Walsall CCGCCGs are new organisations, led by family doctors, which are taking on the role of commissioning (planning, developing and delivering) local health services.
Walsall CCG is responsible for managing some £346 million of your money, and we have to ensure that every penny is spent wisely and effectively to deliver the safest, highest quality healthcare possible for the people of Walsall.
On the back of a successful first year, Walsall Clinical Commissioning Group (CCG) is set to open applications to their apprenticeship scheme for the 2014-2015.
Walsall CCG is a commissioning organisation, led by family doctors taking a lead on the planning, developing and delivering of local health services throughout Walsall and supporting health care providers including, GP Practices, Walsall Hospitals NHS Trust, Dudley and Walsall Mental Health Partnership and the Black Country Partnership NHS Foundation Trust.
Walsall CCG are committed to developing brighter futures for young people in the West Midlands, and our vocational scheme provides an alternative route to traditional academic pathways for young people aged 16 -24, and will provide valuable, real world work experience and a professional NVQ qualification in Business Administration (Level 2 or 3).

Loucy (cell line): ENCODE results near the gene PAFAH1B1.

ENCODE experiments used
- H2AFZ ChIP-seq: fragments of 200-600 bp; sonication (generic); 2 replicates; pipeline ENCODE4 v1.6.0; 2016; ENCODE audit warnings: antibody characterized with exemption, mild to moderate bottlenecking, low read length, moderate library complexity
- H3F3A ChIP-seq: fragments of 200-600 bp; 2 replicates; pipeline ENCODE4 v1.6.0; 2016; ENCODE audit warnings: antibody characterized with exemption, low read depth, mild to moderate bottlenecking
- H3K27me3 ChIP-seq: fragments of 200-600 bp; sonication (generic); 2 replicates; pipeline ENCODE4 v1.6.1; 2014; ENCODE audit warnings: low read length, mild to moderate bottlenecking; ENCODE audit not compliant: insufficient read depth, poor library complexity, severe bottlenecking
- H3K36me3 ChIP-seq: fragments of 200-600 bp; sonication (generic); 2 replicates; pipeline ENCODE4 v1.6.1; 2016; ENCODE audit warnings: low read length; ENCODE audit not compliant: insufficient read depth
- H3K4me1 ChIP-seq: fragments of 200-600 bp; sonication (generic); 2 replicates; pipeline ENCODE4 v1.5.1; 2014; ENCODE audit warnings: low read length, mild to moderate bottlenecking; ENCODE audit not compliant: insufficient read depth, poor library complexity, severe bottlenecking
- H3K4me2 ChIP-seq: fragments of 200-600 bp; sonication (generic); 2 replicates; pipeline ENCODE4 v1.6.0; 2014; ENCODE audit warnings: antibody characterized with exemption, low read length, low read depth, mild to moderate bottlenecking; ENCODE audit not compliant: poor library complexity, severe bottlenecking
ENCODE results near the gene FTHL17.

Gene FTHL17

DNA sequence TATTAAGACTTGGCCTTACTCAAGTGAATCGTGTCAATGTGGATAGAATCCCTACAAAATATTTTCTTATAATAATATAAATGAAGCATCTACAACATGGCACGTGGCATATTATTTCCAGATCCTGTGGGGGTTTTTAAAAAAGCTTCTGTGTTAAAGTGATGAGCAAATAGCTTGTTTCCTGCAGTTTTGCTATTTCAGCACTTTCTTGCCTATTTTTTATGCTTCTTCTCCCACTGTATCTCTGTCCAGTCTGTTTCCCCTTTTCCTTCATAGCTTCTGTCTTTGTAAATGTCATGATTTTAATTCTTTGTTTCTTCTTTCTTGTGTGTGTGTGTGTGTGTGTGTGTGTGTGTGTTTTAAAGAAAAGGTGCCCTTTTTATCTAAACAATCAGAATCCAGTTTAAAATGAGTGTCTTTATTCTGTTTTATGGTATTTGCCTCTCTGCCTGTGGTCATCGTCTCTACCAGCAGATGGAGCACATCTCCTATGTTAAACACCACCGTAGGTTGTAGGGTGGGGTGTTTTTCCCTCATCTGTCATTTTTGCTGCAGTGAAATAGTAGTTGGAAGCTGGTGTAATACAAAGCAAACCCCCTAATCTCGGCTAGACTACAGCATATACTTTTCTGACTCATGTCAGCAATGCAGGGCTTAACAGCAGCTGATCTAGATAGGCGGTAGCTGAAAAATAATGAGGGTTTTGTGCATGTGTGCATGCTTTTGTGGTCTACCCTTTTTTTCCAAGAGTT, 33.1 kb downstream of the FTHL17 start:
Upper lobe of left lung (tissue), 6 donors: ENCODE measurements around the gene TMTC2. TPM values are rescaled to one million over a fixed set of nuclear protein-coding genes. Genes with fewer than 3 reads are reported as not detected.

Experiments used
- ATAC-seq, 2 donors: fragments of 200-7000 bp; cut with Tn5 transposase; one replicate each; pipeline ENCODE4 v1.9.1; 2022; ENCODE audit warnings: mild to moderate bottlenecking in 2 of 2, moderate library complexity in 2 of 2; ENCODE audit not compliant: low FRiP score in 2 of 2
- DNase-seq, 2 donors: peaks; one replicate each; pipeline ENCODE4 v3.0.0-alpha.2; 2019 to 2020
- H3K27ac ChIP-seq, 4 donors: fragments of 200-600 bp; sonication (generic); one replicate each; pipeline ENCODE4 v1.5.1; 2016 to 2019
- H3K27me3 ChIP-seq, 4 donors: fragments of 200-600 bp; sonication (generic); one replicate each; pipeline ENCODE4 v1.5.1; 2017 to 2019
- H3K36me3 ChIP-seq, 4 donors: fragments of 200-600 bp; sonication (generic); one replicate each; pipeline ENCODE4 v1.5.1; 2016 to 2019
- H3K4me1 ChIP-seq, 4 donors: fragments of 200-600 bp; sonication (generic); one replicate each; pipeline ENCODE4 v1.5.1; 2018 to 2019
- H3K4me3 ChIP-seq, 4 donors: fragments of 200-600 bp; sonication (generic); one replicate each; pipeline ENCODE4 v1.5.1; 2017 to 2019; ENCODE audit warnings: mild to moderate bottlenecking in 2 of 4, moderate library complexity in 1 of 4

Health chiefs at Walsall Clinical Commissioning Group are today urging Walsall residents to only use A&E services when they have a critical or life threatening injury, such as such as heavy blood loss, chest pain, stroke, loss of consciousness or broken bones. The plea comes as the pressure on A&E at the Manor Hospital continues to rise.
Dr Amrik Gill, Chair of Walsall Clinical Commissioning Group, said: “We are asking Walsall residents to really think twice before visiting A&E. It is an extremely busy time of year for the department and many of the cases could be seen in another, much quicker, health care setting saving residents precious time, and allowing the doctors in A&E to treat those who really need it.”
Healthcare commissioners are urging people in Walsall to help them to shape infertility services for the future.
When people have problems with fertility, their local Clinical Commissioning Groups (CCGs) fund infertility treatment services, such as in vitro fertilisation (IVF), to help women become pregnant. In 2012/13, approximately £2.5m was spent on infertility treatment in Birmingham, Solihull and the Black Country.
At present, each CCG has its own policy on infertility treatment and this means services vary according to where people live.
Six CCGs across Birmingham, Sandwell, Solihull, Walsall and Wolverhampton* wish to provide services that are consistent across the area, and are equally accessible to people experiencing fertility problems, with the aim of maximising their chances of becoming pregnant.
They have launched an online survey at http://surveymonkey.com/s/westmids-ivf – with paper copies available at all GP surgeries – and would like to hear from as many people as possible. The survey will run throughout February.